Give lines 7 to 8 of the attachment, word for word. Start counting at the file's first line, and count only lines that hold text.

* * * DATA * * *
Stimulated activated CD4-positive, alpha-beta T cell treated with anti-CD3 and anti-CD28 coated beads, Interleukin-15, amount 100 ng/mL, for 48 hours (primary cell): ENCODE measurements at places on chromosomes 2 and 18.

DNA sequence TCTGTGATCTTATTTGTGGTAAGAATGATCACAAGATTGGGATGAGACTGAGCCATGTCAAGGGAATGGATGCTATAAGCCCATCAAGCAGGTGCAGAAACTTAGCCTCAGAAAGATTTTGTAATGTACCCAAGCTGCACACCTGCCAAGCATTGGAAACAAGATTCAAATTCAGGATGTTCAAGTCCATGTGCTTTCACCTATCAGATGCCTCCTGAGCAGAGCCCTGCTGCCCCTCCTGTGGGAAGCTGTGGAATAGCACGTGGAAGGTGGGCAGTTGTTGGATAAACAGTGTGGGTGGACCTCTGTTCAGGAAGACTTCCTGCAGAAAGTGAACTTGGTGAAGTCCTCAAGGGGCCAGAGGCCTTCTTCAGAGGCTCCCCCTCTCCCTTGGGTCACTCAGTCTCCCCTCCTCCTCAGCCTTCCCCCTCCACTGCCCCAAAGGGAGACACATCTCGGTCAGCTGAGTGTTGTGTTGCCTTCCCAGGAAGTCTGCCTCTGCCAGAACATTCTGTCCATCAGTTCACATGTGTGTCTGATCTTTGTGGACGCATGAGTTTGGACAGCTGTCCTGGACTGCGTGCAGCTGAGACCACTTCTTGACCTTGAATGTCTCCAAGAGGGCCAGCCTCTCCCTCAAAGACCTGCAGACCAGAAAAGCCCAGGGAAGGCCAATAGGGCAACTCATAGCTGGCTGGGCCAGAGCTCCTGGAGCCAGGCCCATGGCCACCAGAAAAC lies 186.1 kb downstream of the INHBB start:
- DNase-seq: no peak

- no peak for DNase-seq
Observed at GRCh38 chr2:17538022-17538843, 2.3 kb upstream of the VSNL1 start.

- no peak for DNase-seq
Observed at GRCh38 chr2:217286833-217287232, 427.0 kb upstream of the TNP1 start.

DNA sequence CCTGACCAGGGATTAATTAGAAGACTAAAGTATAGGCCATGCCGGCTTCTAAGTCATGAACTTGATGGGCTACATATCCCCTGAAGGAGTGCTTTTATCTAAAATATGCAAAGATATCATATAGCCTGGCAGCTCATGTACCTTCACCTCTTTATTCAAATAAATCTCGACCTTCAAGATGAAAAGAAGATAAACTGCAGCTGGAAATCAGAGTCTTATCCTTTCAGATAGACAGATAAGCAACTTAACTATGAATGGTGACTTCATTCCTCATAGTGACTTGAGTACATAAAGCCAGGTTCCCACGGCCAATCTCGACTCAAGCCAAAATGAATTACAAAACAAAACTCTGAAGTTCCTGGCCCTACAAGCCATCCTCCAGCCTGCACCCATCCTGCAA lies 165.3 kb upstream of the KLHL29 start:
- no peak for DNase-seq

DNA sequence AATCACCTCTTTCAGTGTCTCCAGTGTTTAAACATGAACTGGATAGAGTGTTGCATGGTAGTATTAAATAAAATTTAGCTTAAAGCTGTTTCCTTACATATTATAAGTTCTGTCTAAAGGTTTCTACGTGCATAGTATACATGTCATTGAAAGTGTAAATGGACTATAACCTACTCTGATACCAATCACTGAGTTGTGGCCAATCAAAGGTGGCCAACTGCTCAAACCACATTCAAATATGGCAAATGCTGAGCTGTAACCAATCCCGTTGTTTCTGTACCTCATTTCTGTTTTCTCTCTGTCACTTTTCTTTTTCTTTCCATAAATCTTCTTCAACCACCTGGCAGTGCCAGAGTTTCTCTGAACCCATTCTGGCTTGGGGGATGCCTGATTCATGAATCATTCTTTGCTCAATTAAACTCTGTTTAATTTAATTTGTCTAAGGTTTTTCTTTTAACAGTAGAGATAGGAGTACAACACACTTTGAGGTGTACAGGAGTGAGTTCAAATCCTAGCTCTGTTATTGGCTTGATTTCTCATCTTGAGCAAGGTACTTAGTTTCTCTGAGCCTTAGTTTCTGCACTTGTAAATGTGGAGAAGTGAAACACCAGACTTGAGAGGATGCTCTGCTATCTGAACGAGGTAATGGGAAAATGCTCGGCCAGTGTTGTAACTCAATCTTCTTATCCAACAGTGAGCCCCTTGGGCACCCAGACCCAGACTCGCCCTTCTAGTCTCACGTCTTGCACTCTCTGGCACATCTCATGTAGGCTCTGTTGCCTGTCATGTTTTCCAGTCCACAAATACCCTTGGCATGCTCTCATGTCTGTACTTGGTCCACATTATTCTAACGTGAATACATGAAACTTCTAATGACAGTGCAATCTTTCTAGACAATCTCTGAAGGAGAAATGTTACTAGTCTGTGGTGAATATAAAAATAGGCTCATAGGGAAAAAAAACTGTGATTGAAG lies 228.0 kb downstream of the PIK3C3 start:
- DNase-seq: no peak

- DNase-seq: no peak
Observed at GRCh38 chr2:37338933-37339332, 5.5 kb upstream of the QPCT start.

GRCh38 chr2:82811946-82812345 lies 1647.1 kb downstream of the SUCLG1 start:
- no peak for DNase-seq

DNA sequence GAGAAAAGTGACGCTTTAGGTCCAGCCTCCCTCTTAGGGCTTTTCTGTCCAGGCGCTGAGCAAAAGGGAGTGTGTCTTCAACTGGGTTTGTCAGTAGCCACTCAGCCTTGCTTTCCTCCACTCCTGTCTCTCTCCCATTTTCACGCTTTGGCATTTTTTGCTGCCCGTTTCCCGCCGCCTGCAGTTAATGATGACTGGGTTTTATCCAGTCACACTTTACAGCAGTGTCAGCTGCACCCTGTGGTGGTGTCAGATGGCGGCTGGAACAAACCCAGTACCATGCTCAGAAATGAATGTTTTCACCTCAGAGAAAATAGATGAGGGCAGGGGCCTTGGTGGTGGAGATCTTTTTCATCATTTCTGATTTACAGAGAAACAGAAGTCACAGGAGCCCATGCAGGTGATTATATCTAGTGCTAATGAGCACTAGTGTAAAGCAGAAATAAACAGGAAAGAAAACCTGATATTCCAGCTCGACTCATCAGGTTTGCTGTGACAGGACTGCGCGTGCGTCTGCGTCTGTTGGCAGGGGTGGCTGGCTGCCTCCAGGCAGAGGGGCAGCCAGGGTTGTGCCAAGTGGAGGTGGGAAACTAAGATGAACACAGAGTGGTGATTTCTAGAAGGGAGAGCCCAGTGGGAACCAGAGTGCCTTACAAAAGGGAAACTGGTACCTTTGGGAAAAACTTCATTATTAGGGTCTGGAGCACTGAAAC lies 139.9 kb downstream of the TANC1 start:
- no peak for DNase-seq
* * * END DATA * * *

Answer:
Observed at GRCh38 chr2:217286833-217287232, 427.0 kb upstream of the TNP1 start.

DNA sequence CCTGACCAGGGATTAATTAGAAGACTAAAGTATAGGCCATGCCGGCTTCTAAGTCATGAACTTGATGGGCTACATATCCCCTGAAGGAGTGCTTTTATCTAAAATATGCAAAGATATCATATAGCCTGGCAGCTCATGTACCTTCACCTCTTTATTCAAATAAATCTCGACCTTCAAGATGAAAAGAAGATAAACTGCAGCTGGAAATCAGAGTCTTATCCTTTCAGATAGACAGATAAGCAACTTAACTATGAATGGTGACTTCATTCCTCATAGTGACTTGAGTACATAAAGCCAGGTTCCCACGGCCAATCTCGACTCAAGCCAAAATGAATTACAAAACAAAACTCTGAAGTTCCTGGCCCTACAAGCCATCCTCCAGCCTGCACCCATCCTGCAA lies 165.3 kb upstream of the KLHL29 start: